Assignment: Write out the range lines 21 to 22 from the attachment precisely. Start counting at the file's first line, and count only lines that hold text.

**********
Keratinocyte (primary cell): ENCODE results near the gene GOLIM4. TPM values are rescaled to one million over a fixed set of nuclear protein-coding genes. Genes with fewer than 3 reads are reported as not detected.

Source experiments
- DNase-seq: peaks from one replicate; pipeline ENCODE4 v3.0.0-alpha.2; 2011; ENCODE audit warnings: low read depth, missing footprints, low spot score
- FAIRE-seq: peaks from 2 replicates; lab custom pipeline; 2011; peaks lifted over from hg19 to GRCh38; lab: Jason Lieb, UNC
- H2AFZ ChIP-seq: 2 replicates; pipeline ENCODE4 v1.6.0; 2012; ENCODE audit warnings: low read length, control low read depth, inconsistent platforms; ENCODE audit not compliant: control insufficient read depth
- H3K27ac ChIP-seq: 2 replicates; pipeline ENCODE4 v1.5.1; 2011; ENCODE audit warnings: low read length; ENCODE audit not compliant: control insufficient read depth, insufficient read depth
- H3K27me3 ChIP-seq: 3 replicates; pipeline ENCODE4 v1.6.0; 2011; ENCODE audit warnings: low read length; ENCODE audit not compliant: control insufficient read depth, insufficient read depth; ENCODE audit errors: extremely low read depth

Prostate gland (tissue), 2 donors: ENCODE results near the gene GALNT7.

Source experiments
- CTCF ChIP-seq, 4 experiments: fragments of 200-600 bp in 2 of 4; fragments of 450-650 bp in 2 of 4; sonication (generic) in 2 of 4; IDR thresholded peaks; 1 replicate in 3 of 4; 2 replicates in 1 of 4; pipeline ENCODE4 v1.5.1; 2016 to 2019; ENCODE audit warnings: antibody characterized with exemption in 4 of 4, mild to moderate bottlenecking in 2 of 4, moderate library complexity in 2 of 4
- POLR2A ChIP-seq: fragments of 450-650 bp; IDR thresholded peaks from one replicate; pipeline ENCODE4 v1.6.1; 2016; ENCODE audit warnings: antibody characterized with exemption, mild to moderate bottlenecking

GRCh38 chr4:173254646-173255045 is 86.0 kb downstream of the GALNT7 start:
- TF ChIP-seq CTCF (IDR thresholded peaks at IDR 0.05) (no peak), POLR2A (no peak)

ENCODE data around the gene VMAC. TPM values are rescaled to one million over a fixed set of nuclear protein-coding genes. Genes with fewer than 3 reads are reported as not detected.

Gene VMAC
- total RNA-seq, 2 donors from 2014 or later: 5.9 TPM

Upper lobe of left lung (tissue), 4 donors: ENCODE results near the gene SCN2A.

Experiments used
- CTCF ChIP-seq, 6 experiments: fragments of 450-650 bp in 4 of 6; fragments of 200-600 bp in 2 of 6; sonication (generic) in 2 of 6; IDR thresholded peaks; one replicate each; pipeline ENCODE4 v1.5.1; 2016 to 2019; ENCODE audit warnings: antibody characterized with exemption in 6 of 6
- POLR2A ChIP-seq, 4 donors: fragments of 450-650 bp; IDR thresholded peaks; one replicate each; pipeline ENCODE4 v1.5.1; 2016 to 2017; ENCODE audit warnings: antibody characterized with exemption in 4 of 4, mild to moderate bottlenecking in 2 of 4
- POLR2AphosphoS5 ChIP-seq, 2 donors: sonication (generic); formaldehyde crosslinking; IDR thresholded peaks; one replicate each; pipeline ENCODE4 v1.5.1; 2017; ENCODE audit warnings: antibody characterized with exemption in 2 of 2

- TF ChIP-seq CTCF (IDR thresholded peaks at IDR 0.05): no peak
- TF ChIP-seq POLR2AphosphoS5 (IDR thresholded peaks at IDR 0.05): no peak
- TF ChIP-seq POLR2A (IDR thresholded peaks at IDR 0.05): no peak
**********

- POLR2AphosphoS5 ChIP-seq, 2 donors: sonication (generic); formaldehyde crosslinking; IDR thresholded peaks; one replicate each; pipeline ENCODE4 v1.5.1; 2017; ENCODE audit warnings: antibody characterized with exemption in 2 of 2

- TF ChIP-seq CTCF (IDR thresholded peaks at IDR 0.05): no peak